This is the main way that frequent programs make money, but it’s not the only way. Airlines also collect interest on the value of unclaimed points, and there will also be a small percentage of points that expire without being redeemed at all. This is known in the industry as “breakage”. Airlines love breakage because it’s pure profit – but it comes at the expense of dissatisfied and disengaged members.
The Qantas 2017 Investor Day presentation contains a great diagram that demonstrates how this works:
Airlines need frequent flyer programs, but the opposite is also true
Leveraging the Qantas Frequent Flyer and Qantas Business Rewards loyalty programs, Qantas has diversified into a range of non-flying businesses such as Qantas Money, Qantas Wine, Qantas Insurance & Qantas Hotels. With international flying off the cards until at least next year, and domestic travel still only at 20% of pre-pandemic levels, Qantas will be relying on the steady income generated by these loyalty businesses to keep the airline afloat over the coming period.
But it’s a codependent relationship. A frequent flyer program is only as attractive to members as the rewards on offer. Without an opportunity to redeem points for things like reward flights and upgrades, members will be less engaged and the program will be less effective at influencing spending decisions – which is the whole point of businesses paying to provide Qantas points to their customers. Without an airline, a frequent flyer program is just a shadow of itself.
When Virgin Australia releases its financial results, it will be interesting to see how Velocity Frequent Flyer was affected by the airline going into voluntary administration and the suspension of redemptions. It almost certainly won’t be in a position as strong as Qantas Frequent Flyer at the moment.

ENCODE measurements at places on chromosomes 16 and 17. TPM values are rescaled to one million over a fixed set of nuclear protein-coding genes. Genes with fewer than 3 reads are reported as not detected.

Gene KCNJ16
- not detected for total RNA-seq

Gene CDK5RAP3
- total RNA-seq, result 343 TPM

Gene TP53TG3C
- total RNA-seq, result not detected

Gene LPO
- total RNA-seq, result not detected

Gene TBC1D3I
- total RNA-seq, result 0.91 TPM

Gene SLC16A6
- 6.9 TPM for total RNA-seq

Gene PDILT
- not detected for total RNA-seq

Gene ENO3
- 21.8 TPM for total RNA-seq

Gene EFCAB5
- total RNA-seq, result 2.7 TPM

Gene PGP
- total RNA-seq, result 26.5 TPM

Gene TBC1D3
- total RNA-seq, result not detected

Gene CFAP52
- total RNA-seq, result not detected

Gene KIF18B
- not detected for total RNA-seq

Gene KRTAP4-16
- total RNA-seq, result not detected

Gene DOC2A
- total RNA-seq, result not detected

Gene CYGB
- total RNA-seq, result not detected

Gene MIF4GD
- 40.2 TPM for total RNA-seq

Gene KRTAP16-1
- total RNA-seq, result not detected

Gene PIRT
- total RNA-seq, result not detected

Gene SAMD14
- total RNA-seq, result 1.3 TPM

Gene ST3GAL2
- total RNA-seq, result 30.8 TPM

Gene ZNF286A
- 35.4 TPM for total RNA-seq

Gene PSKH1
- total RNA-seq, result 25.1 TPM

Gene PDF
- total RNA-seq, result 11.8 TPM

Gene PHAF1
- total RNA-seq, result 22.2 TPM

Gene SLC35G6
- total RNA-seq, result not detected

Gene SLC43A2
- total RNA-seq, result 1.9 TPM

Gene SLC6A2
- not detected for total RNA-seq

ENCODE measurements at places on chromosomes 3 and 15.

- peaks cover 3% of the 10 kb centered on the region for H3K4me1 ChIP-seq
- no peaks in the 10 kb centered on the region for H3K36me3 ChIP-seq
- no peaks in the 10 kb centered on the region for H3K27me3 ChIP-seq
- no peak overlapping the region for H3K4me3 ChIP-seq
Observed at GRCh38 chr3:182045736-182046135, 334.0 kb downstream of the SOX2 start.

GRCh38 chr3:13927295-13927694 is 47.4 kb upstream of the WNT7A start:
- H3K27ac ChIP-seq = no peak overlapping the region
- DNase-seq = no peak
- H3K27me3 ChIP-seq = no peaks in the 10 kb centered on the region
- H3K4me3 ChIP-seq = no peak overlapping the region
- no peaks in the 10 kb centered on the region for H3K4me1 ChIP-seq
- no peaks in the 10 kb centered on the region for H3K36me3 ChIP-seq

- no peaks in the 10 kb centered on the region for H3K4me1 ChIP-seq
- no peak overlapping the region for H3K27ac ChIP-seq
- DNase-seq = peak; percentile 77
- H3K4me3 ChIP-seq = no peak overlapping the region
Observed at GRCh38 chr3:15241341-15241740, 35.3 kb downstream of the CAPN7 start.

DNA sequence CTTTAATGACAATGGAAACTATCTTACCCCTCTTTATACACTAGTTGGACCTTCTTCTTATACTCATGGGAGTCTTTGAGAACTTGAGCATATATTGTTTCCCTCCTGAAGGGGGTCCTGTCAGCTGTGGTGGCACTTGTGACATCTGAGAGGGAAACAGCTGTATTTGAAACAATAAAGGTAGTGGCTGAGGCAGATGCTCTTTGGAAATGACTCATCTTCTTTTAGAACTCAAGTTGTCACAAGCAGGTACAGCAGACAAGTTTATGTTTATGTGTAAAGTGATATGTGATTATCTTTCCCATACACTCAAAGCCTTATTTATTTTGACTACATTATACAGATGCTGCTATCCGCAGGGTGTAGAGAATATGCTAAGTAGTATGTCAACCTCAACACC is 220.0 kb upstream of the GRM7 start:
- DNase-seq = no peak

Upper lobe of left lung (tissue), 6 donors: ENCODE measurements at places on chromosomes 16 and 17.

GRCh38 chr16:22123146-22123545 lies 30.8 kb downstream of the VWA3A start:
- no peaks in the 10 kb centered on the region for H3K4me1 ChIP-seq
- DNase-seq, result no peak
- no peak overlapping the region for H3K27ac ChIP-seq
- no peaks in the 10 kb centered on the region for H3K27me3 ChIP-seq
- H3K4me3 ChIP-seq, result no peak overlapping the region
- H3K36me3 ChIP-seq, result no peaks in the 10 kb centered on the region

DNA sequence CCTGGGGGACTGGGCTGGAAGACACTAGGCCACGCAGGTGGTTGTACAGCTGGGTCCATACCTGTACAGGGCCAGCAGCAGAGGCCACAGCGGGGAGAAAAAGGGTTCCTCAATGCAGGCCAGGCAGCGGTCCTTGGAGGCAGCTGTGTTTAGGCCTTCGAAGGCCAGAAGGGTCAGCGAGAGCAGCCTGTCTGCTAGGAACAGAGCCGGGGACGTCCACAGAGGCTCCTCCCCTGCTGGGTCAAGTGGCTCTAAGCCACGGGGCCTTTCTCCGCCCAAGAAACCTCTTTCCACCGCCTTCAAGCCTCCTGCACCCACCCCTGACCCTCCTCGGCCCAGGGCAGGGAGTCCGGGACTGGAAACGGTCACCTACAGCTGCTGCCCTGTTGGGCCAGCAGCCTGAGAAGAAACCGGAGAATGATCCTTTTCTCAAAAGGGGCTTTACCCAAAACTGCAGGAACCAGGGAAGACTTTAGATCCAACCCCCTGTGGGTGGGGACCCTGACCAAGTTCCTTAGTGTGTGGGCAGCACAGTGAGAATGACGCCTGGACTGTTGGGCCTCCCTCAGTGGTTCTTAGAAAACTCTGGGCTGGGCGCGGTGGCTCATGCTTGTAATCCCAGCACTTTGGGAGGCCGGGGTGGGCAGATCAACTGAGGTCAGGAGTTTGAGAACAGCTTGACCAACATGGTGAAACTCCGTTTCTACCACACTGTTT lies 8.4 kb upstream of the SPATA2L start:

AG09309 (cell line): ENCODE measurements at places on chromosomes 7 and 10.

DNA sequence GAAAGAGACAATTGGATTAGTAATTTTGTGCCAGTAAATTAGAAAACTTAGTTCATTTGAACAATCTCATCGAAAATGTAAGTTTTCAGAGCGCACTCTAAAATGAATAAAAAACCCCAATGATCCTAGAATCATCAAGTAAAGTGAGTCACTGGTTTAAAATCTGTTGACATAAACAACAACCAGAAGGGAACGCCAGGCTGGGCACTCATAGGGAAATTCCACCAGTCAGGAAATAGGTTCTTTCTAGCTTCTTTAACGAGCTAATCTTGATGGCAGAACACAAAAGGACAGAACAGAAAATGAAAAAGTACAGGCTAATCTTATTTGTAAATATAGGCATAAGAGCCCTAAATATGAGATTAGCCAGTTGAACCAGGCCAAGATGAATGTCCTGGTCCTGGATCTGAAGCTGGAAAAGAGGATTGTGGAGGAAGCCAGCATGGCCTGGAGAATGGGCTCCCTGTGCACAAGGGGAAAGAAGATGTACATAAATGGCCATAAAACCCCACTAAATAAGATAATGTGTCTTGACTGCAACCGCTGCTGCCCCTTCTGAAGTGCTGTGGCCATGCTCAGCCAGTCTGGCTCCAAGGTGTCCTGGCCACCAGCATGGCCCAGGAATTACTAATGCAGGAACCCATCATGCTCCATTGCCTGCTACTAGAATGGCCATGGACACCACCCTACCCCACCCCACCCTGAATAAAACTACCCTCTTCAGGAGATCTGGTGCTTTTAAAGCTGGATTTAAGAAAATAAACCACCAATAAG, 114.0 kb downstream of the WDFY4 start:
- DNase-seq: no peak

There have been cases where frequent flyer programs have outlived airlines, but it usually ends badly. When Airberlin went bankrupt in 2017, for example, its Topbonus frequent flyer program continued operating for several months afterwards. But members lost confidence in the program and the points were majorly devalued to the point of almost being worthless.
Qantas will need to do the right thing by frequent flyers
Either way, last week’s financial results prove just how important a strong frequent flyer program is to airlines like Qantas – especially at a time of severely reduced flying activity.
Qantas needs its loyal frequent flyers to stick with the airline, and to keep earning points on the ground through credit cards and program partners. It’s literally a matter of survival, which is why Qantas will be doing everything it can to keep its frequent flyers happy over the coming months and years. Even during this time of financial hardship, this is why it’s unlikely that Qantas will majorly devalue its frequent flyer program.
In fact, with all airlines currently in the same boat, many others have recently made genuine improvements to their frequent flyer programs. Qatar Airways and Etihad Airways recently made it harder for miles to expire, some airlines have removed carrier charges, and Virgin Atlantic has just introduced the ability to earn tier points (equivalent to status credits) on award flights – just to give a few examples. That should give frequent flyers a bit of confidence.
Read more: Qantas 2019-20 Financial Results a Mixed Bag